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The girls started flying in and my house turned into a mini Portland. We scurried to get bikes lined up and rentals picked up. Chase trucks were loaded and last minute updates were made to the site. On Oct 5th the sun rose like any other day but I had been awake all night and so had Anya. We were excited and it was the excited you felt when you were 6 on Christmas morning.  Anya was leading the LBC crew to the meet up and we were on our way from San Diego. 

So there were more than 30 girls… way more…. 51 bikes were scattered around the parking lot. Chase trucks, vans, campers, and one huge RV were gasing up and waiting for further instructions. There were Dynas, Sportsters, Hondas, Triumphs, Yamahas, and various choppers parked side by side. It was such a amazing site to see that many bikes but even more impressive that the riders were all smiling ladies. Instagram friends were meeting for the first time while old friends hugged. I am not going to lie, a small tear went down the side of my face. I was happy.

After a quick riders meeting we gave out route maps courtesy of Biltwell. The wind was really blowing hard that day but hell, it’s a moto ride and every inch could have unknown variables which is the “fun part”. We were “leaving in 10 minutes exactly, make sure you have a full tank of gas”. Everyone started getting on their bikes and lining up. Looking back down the pack line and seeing  51 girls on motos is truly an amazing site. Que single tear down face #2.  I pulled out and said a prayer that everyone made it to stop 1 safely.

We stopped at a major turn off which has plenty of parking space. We all got off our bikes and laughed about the wind gusts while everyone (including chase trucks, vans, rvs) pulled in to re-group. One more quick rider meeting about the next part of the ride which includes decent turns while you go down the grades into Borrego Springs were everyone would stop for gas before the group met at Carlees for lunch. As everyone jumped back on their bikes I said prayer #2 and before I knew it we were zigzagging our way down into the Anza desert to have a celebratory beer at Carlees.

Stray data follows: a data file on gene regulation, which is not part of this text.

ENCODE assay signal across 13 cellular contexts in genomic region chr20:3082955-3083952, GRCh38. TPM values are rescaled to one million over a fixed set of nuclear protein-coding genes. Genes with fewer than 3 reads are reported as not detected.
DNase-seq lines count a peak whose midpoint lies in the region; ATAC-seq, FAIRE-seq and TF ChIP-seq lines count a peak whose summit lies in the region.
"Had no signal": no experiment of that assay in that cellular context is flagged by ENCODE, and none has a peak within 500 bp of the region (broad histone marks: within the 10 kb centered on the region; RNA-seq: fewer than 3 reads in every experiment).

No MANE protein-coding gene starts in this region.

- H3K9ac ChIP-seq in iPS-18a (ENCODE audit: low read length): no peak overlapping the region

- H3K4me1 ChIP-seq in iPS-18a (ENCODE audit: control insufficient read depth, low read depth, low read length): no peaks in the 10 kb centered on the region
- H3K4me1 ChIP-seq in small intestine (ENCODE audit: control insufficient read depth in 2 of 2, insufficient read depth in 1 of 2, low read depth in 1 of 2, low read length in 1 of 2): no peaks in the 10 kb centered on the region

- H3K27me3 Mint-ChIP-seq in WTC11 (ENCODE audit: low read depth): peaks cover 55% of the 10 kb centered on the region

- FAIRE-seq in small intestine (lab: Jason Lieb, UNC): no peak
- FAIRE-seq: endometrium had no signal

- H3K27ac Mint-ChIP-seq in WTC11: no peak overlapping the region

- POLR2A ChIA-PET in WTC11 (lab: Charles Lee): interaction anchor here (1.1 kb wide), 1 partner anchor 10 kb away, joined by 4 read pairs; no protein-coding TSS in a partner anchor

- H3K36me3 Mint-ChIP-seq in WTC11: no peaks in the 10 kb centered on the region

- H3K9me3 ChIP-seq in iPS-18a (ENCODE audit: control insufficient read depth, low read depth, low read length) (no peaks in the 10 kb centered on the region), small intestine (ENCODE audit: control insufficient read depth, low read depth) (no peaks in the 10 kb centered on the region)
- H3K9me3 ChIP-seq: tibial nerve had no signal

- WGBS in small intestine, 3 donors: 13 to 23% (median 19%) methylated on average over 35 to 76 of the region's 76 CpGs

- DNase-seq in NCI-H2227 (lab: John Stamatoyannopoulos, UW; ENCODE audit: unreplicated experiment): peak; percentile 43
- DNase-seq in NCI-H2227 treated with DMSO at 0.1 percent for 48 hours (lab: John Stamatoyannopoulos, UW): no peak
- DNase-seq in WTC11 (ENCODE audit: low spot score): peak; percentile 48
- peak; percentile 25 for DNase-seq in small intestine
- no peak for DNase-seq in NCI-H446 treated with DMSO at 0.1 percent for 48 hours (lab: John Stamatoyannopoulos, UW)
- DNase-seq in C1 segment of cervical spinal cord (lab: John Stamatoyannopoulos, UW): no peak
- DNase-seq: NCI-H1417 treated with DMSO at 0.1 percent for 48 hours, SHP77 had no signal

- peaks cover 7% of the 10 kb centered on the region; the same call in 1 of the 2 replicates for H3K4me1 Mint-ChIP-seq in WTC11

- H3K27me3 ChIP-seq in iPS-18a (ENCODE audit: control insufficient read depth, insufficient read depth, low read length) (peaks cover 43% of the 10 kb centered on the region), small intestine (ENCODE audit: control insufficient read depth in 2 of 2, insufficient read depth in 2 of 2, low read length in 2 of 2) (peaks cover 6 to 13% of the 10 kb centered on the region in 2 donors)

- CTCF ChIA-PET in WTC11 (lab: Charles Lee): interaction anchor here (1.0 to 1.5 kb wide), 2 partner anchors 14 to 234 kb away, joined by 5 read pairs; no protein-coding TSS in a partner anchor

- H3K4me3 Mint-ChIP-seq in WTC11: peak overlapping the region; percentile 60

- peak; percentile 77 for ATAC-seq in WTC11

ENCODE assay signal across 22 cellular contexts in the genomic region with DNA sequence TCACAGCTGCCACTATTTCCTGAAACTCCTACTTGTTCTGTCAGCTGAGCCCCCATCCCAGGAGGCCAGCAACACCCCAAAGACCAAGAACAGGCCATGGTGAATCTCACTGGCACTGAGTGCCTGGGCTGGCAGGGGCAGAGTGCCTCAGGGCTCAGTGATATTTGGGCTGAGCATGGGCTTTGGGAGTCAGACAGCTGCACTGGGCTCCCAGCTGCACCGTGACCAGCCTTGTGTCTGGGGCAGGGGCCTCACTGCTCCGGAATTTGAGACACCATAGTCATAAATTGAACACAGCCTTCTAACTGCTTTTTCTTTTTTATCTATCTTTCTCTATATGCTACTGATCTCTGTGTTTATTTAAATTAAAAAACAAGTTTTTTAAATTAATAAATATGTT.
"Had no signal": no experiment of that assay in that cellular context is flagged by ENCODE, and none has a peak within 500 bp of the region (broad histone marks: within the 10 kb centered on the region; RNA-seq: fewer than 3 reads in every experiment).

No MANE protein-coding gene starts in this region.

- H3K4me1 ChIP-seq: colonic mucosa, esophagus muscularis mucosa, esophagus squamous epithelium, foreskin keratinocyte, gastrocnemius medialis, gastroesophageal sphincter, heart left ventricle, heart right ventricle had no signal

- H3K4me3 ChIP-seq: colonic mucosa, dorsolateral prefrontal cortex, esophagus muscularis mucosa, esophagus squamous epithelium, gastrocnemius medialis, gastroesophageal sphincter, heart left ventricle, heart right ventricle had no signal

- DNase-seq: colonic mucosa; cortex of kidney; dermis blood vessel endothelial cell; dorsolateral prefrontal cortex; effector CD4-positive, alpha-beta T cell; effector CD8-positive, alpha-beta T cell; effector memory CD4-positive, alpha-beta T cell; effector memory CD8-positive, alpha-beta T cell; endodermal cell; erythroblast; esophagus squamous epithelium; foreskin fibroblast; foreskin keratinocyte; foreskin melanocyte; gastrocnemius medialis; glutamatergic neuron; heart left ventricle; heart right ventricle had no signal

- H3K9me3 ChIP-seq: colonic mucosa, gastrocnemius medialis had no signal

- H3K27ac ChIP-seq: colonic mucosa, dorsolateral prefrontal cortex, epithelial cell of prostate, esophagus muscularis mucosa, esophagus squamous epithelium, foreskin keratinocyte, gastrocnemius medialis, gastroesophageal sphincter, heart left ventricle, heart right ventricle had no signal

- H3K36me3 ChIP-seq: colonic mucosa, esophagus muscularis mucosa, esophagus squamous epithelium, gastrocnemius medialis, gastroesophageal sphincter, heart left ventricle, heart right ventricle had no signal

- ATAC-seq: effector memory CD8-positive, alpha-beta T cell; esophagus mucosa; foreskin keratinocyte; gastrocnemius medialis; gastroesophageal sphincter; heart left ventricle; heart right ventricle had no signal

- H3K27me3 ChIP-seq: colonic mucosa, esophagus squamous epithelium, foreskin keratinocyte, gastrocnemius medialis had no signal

Carlees was packed. We had made it safetly and we felt pretty damn good about that. Across the street girls who had packed all their items on their motos bought wine, beer, and liquor to stuff into chase trucks for the night’s festivities. Now for the next part, the part not on the map. We had to go 10 more miles to get to the camp area and 2 of those miles were offroad and mostly sandy. “Try not to grab the front break and power through it” was the only advice we could give. Some girls heard us, some did not. 

Have you ever been on a slip and slide? Sand sort of reminds me of that. A few girls got worked a bit by it but every single one of them was fine and got their bikes back up with no problem.  Scenery made up for the sand because shortly after the last sand trap there was a football field sized dry lake bed that was moto and camp friendly.  I began handing out patches to everyone who rode. We were there. We had all made it safely, let’s party!

This is where I am going to stop. Not because the story is over but because the best parts can’t be told by one person.  I encourage you to let the photos tell the story and scroll through the 460 Instagram photos tagged #babesinborrego.  We all walked away with so many more friends from the camp trip and was what it was all about from the beginning.  Thank you to each and everyone of the girls who came and also to everyone who shared our Instagram, tagged a friend, shared the website, and shared our flyer.  Anya and I can’t thank you all enough for supporting the first ever Babes in Borrego. 

Stay tuned for dates and info for “Babes in ______2014”   on .  We hope to see everyone next year.